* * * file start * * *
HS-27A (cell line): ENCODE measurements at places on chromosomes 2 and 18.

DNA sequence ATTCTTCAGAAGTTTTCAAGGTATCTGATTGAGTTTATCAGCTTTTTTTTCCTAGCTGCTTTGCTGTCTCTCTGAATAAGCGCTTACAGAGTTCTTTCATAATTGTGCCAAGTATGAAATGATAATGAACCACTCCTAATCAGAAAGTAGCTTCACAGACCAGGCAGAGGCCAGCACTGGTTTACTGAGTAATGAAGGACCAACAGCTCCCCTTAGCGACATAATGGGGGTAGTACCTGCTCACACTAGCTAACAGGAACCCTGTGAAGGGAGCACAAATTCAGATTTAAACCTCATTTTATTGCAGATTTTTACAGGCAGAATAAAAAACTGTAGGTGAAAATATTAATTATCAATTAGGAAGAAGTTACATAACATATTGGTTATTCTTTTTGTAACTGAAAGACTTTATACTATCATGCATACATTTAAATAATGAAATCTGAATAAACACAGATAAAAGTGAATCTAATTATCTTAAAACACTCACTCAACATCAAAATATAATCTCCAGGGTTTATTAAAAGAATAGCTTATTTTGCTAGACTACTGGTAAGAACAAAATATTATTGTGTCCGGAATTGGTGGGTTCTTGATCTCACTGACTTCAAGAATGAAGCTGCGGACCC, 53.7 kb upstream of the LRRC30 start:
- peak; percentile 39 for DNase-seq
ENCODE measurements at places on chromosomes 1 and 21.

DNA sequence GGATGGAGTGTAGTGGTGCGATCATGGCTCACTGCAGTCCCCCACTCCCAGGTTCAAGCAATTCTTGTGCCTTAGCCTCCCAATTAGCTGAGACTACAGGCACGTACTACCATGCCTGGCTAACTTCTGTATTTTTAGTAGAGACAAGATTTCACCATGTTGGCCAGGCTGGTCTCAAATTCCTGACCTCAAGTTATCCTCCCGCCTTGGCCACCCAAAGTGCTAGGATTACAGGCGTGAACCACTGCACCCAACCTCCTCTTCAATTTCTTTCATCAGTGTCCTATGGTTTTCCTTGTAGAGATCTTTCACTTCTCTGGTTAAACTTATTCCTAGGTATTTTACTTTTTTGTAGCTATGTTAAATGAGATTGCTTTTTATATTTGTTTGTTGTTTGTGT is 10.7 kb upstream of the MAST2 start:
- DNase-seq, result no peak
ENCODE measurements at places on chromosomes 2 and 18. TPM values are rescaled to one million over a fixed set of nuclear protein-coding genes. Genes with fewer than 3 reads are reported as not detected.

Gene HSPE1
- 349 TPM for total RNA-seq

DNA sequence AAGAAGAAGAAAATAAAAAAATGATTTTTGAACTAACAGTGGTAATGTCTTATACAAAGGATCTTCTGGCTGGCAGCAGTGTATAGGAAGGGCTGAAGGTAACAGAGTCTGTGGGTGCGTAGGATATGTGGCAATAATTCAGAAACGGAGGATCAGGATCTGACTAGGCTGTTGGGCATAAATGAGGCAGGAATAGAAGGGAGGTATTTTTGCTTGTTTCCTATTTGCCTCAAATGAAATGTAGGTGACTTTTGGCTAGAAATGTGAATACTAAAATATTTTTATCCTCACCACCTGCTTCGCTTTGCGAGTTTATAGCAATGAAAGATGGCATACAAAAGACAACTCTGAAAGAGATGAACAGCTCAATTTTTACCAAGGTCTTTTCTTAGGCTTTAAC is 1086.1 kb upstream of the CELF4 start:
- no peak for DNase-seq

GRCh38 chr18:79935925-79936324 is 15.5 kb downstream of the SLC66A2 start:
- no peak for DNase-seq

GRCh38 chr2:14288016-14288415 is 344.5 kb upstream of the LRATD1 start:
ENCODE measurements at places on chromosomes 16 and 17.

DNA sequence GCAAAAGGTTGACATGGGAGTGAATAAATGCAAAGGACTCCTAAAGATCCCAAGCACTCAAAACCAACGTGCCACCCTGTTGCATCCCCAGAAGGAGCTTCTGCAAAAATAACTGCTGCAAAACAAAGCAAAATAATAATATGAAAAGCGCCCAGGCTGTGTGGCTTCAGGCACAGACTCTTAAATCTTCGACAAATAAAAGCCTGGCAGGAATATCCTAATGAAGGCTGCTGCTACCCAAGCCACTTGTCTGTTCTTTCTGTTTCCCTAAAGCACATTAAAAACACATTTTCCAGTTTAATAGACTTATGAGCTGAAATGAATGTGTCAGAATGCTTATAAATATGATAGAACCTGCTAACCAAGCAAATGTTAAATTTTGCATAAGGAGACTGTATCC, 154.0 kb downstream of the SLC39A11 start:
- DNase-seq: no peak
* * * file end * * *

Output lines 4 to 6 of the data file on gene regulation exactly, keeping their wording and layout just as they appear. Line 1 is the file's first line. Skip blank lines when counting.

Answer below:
ENCODE measurements at places on chromosomes 1 and 21.

DNA sequence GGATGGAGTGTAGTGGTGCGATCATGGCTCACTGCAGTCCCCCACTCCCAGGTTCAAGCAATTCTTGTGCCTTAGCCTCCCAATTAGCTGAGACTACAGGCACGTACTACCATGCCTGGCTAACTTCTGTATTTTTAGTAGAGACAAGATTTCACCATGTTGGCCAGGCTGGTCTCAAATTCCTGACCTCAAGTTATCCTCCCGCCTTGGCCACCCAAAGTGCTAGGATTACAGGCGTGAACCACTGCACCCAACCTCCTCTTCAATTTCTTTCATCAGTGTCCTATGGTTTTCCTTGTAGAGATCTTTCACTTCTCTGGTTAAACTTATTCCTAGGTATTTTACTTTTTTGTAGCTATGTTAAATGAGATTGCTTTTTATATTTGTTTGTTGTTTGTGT is 10.7 kb upstream of the MAST2 start:
- DNase-seq, result no peak